Well, unless you’re inside. Then it just means the light is on. But whatever, right? If there’s a shadow, it means there’s light coming from somewhere, and symbolically speaking, that’s good news.
“I’m free as I stare at the sea/And I’m not comin’ down/The world is yours once you have found/The good is to share”
Song: “Do You Right”
There are a couple things to pull from this line from “Do You Right.”
The first is that staring out at the ocean is awesome and in most cases, the answer to all of your problems. Staring out at the ocean, staring into a fire – somehow when you do either of those, you’re able to walk away having your entire life figured out or at the very least, found a solution to your current problem. If you don’t have an ocean accessible or a fire pit or fireplace, watching the sprinkler run is also effective.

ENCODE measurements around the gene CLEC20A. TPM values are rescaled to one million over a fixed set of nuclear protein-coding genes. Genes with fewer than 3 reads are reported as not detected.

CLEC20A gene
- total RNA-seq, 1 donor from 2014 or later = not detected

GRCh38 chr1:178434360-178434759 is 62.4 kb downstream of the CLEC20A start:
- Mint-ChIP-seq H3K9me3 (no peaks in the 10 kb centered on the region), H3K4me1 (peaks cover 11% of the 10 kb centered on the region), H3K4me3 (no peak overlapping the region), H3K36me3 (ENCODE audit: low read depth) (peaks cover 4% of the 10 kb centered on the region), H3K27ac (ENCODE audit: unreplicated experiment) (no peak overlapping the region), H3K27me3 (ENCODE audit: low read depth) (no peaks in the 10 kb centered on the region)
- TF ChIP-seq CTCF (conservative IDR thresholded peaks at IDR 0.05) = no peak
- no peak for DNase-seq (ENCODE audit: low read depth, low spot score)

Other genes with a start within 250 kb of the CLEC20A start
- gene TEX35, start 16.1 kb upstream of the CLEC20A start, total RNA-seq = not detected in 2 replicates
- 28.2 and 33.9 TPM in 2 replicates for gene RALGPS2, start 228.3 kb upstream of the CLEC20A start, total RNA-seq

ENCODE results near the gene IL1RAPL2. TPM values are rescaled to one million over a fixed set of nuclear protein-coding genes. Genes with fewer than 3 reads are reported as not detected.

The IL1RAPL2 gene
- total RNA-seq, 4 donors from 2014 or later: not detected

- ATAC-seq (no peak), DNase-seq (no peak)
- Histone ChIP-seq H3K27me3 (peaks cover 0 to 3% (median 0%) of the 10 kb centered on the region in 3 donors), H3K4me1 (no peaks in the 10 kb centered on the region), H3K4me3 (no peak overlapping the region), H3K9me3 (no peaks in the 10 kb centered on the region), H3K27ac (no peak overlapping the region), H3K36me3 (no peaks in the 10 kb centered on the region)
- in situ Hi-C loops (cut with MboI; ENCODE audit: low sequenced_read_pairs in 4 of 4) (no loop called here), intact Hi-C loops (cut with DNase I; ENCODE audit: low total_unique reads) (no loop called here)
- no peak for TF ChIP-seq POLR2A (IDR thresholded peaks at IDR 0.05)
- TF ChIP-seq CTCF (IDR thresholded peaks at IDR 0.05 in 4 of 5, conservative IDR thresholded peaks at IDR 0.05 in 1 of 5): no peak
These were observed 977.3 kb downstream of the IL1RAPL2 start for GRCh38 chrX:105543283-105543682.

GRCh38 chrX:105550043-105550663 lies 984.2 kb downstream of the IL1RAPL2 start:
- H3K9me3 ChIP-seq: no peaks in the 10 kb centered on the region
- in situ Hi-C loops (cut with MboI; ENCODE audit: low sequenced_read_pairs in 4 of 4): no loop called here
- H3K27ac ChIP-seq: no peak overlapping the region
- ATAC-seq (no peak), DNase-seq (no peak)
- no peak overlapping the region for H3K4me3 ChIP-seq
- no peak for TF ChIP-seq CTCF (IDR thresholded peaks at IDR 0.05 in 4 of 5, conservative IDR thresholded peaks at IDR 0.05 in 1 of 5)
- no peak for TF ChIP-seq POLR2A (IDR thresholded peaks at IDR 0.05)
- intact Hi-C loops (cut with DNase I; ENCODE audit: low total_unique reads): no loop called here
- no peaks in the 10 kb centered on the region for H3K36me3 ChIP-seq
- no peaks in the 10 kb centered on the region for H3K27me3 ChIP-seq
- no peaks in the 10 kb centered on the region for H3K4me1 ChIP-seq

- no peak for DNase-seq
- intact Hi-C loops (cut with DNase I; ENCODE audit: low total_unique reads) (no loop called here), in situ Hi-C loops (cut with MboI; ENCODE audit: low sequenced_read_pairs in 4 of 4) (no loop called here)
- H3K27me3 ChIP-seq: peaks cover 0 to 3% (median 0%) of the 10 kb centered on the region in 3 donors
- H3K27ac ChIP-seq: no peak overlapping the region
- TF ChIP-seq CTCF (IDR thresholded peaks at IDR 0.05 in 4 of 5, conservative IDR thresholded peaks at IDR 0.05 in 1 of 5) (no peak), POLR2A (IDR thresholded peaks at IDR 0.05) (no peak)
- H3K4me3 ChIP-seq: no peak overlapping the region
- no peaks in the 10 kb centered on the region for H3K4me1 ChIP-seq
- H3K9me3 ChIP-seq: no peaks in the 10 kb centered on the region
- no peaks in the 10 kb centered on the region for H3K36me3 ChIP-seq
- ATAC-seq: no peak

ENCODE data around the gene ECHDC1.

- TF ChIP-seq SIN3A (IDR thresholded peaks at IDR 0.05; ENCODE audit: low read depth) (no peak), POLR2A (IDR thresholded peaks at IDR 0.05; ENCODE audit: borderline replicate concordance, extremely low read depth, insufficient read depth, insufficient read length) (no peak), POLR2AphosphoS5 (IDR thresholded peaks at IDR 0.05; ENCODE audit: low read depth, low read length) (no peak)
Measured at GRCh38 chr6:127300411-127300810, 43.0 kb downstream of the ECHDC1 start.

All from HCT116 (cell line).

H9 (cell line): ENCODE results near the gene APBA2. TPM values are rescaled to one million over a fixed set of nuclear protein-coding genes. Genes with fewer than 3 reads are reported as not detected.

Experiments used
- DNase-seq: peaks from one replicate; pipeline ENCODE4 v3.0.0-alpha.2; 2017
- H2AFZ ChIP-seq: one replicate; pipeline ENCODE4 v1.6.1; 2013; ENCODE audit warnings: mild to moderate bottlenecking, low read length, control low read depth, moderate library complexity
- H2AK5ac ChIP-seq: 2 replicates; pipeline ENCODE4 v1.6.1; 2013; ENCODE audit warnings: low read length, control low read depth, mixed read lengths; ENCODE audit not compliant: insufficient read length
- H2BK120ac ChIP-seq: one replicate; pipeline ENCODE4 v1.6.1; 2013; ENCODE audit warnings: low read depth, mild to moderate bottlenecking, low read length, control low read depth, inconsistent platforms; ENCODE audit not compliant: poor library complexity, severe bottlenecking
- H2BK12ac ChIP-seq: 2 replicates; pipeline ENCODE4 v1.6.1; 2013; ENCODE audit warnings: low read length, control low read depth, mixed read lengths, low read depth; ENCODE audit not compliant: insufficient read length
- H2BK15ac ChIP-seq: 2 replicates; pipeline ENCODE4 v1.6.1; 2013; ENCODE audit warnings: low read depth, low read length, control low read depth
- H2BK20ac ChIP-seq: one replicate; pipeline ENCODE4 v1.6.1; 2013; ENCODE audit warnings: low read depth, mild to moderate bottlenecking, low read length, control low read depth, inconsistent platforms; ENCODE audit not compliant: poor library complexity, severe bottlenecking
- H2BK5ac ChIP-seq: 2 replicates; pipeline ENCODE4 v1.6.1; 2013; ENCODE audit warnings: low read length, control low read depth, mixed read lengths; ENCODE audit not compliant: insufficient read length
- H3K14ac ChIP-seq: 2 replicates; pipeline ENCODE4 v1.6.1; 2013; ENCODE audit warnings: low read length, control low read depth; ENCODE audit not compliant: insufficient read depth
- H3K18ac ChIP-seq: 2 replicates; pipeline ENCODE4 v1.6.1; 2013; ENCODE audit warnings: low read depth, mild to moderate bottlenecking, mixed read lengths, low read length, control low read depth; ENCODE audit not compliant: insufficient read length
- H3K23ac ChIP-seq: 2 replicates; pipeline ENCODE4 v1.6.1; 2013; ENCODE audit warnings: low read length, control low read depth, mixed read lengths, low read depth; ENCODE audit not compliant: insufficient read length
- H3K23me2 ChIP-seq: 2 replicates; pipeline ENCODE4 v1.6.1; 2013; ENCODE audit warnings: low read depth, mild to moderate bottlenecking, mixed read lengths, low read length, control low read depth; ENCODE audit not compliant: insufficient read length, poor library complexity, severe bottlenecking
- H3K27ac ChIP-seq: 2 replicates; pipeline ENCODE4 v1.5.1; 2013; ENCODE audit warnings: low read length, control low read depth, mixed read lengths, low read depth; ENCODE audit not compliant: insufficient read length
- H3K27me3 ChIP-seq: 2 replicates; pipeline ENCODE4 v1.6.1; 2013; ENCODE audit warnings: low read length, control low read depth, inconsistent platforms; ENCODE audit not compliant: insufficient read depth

The second takeaway is that while I have a working knowledge of both socialism and communism, I’m not at a point to advocate for either. But I am confident enough to agree that “the good is to share.” Is Nick Hexum talking about various isms here? Eh, hard to say. He could just be talking about a joint. But even still, if you have something good, whether it’s a can of beans or a blunt, share it. Sharing rocks.
“From chaos comes clarity”
Song: “From Chaos”
So for me, I do my best thinking when I’m busy and when my mind is on the attack. I don’t do well when trying to operate in neutral. I like to be on the balls of my feet because then the old noddle of mine is already spinning and able to better take what is thrown my way.
Now, is this true for everyone? Probably not. But even amidst a little bit of chaos, you can still find clarity because if nothing else, chaos forces you to simplify and prioritize things, and thus, you find some clarity.
Or you get a headache.
But in either case, a beer is a good way to cap off a little dust-up with some chaos.